How can fishermen be sure their vessels are clean of coronavirus contamination? Where can they find out about relief funds that are newly available for fishermen?
COVID-19 has Alaska’s seafood industry traveling in uncharted waters as more fisheries continue and get underway, and fishermen and processors prepare for a salmon season that’s just a month away. Information in an upside down world changes daily, making it tough to plot a course.
United Fishermen of Alaska has crafted a “one stop shop” for the latest fishing-related COVID-19 updates, including onboard checklists for fishing vessels and tenders, protocols for crews coming and going and more.
“We have all the mandates the state has put in place, the UFA updates that we send out weekly, helpful documents to download, the onboard procedures telling fishermen what they need to do to have a season, and a tab for economic relief and links to other resources and websites,” said Frances Leach, UFA executive director.
Fishermen can apply for a Paycheck Protection Program that offers $350 billion in low-interest loans through the Small Business Administration.
Also offered are low-interest loans related to COVID-19 impacts for businesses with up to 500 employees, up to $2 million per business, with relaxed collateral requirements.
And for the first time, because fishermen are designated as “essential U.S. food producers,” they can apply for extended unemployment insurance benefits.
“Deckhands who work under 1099s previously were not eligible for unemployment. Now that has changed and if you are working under a 1099 you are eligible for unemployment and you can apply under the State,” Leach said.
“Federal law now extends UI benefits for the first time to the self-employed. This is a brand new program, and we are diligently working with the U.S. Department of Labor to address the requirements and system preparedness including: I.T. upgrades, training and staffing to accommodate the added workload,” Tamika Ledbetter, Alaska Department of Labor and Workforce Development commissioner wrote on April 2 in the Anchorage Daily News.
Ledbetter added “the federal legislation extends the eligibility period by 13 weeks and includes a weekly benefit payment of $600. Both the currently covered unemployment insurance recipients and the newly covered self-employed will be eligible for the $600 payment.”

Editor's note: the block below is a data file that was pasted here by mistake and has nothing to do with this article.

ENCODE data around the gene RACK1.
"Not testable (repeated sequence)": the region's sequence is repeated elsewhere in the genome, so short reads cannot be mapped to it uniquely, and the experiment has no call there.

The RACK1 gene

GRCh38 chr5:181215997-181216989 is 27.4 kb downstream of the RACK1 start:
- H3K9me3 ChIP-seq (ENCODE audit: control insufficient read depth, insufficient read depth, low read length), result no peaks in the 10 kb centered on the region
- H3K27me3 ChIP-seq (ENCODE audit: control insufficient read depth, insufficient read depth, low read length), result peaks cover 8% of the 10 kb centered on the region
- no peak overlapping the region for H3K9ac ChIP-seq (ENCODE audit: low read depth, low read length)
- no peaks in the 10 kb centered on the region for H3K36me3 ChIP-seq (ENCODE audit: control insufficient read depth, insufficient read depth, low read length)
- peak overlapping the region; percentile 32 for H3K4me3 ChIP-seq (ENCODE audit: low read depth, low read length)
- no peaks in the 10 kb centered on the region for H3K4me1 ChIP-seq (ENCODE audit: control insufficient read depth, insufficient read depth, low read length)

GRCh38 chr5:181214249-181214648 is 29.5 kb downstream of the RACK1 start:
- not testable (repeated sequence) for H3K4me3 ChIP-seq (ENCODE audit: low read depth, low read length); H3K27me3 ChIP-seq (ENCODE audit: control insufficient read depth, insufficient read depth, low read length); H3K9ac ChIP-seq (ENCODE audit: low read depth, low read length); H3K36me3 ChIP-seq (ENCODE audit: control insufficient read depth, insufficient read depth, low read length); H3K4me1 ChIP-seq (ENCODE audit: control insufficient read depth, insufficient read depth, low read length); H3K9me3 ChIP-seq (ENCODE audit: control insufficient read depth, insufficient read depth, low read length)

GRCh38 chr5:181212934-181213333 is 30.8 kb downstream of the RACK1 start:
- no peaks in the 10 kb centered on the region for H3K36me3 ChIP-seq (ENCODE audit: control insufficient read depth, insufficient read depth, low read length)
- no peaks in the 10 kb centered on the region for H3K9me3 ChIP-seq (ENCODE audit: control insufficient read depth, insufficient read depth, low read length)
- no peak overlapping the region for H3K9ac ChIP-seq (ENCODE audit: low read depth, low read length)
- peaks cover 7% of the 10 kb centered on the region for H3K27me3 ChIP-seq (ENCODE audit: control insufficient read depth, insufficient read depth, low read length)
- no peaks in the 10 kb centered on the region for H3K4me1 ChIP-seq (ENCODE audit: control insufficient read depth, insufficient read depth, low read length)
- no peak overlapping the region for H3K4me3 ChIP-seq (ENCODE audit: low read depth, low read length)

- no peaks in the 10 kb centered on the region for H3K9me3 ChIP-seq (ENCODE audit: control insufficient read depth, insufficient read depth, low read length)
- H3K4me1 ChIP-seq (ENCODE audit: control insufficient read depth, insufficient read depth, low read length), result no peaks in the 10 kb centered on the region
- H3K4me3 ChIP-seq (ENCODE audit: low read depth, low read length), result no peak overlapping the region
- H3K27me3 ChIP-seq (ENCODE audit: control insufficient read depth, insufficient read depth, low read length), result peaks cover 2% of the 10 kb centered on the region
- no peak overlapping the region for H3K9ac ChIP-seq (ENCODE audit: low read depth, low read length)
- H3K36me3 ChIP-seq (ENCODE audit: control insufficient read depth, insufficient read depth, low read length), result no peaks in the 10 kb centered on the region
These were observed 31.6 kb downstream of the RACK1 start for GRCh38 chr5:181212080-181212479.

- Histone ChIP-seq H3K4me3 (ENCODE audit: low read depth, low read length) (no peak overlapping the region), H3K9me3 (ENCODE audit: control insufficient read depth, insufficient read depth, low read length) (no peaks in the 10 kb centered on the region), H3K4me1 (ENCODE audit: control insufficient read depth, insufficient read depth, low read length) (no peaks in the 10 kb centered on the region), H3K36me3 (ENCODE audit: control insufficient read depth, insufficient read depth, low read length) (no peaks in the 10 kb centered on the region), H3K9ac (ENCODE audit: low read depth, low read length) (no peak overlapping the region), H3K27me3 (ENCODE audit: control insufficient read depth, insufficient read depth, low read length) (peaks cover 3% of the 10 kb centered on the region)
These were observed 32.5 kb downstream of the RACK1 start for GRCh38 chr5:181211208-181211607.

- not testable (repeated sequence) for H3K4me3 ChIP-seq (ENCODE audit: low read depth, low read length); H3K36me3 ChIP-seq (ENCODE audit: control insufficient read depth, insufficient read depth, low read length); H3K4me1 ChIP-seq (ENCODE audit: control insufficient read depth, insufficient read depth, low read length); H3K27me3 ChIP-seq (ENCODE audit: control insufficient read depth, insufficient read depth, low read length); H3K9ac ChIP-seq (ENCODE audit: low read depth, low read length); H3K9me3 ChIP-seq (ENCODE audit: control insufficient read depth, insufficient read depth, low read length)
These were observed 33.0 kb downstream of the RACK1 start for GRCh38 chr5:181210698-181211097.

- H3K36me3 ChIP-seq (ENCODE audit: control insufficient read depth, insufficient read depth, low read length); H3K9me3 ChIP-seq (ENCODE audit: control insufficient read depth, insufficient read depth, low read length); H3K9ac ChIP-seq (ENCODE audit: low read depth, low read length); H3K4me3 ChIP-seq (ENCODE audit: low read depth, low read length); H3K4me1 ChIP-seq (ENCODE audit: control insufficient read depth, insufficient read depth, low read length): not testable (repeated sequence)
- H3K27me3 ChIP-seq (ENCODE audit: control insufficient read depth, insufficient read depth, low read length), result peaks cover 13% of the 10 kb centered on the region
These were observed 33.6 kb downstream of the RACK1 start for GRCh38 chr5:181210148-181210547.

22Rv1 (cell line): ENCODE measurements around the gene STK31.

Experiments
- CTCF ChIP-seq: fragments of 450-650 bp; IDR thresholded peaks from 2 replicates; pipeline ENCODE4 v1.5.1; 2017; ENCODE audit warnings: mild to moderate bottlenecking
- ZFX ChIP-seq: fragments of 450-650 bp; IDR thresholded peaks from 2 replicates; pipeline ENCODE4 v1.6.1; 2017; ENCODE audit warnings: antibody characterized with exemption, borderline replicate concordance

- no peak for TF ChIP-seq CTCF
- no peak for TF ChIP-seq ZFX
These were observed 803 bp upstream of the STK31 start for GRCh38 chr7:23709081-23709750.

Fishermen also will get a $300 million chunk of the federal Coronavirus Aid, Relief, and Economic Security (CARES) Act in direct assistance that also includes charter and subsistence fishermen, processors, fishery dependent businesses and coastal communities.
“This assistance is structured similar to fishery disaster payments, but the delivery of the funds will be quicker by allowing the money to be awarded on a rolling basis, even while a season is still underway, and forgoing the usual requirement for the governor to declare a disaster,” the UFA website says. An additional federal relief package also is in the works.
United Fishermen of Alaska is the nation’s largest commercial fishing trade group with 35 member organizations. Leach said a top priority today is protecting communities while the fleets go fishing.
“We are fully aware that communities are very concerned about allowing commercial fisheries to happen in their regions,” Leach said. “Since day one, our first priority was ‘how can we protect these communities while still having a successful fishery. Our first effort has been to put protocols in place to protect communities and fishermen so that we are not continuing to spread this virus and put undue burdens on communities.”